The number of multiracial Americans is growing nationwide, but in Hawaii, it’s nothing new. The Rainbow state – with its history of attracting immigrants from Asia and other parts of the world to work as farm laborers – stands far above the rest, with nearly one-in-four residents (24%) identifying as multiracial.
Our new survey of multiracial Americans finds that, for two-thirds of Hispanics, their Hispanic background is a part of their racial background – not something separate.
It could be a half-century (or longer) before Hispanics become a majority there, according to scaled-back state population projections.
This widespread bilingualism has the potential to affect future generations of Latinos, a population that is among the fastest growing in the nation.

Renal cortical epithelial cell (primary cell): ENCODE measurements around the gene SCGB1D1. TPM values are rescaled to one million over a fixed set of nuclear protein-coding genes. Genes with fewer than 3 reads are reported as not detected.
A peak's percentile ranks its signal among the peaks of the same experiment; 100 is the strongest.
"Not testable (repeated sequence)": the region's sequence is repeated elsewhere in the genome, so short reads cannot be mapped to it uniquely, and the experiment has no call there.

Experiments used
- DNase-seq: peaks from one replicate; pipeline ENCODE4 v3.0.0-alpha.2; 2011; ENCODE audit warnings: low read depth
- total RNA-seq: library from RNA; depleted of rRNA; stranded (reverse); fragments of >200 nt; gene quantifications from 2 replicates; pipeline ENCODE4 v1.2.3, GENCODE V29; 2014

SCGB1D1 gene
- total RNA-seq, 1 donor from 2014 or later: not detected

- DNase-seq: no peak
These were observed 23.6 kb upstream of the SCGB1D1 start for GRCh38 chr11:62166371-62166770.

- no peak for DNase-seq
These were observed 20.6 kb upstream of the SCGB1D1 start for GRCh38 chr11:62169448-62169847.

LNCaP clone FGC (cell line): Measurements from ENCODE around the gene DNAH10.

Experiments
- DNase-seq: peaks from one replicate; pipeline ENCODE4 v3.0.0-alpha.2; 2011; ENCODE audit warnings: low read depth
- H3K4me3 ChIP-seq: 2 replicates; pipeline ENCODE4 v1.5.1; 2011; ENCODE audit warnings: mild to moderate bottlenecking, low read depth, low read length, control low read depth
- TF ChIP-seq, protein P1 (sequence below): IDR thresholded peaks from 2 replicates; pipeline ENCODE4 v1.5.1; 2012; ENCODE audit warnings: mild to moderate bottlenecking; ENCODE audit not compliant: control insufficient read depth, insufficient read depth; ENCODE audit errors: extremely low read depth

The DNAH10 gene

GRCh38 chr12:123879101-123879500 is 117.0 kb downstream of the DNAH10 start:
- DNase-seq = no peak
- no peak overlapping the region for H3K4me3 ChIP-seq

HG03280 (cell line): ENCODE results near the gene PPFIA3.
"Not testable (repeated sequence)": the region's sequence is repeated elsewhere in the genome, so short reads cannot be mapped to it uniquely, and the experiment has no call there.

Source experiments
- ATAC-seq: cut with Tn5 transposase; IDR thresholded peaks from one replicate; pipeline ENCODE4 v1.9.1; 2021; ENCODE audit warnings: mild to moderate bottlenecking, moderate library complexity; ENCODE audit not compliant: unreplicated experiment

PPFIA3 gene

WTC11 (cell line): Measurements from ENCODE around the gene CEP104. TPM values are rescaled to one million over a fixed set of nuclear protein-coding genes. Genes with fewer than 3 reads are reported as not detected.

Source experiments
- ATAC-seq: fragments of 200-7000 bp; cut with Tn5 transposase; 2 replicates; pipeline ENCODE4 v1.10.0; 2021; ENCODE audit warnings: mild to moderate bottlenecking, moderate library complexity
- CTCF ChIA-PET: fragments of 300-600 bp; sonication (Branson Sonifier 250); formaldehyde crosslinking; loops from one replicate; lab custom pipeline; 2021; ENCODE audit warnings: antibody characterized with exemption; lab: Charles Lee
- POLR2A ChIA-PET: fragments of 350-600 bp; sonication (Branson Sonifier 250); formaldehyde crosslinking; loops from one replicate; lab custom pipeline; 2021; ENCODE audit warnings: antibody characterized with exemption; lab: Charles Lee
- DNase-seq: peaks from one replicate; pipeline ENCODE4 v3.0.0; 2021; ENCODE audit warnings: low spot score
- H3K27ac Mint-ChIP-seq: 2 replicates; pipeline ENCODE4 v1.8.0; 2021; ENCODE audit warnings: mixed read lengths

Meanwhile, foreign-born shares among whites and blacks are expected to rise, according to new Census Bureau projections.
Two-thirds of Hispanics say the Earth is warming mostly because of human activity like burning fossil fuels, while about half of blacks and 41% of whites say the same.
A group of 26 states filed a lawsuit in December to stop his executive actions on immigration, arguing that he didn't have the authority to make the changes.
For the first time on record, more non-Mexicans than Mexicans were apprehended at U.S. borders in 2014 by the Customs and Border Patrol.
President Obama's change in policy towards Cuba comes as the Cuban American population itself is changing—in its demographics, views of U.S.-Cuba policy, and its politics.
A new Census Bureau projection for growth in the Hispanic population projection by 2050 is lower—by nearly 30 million—than earlier population projections published by the bureau.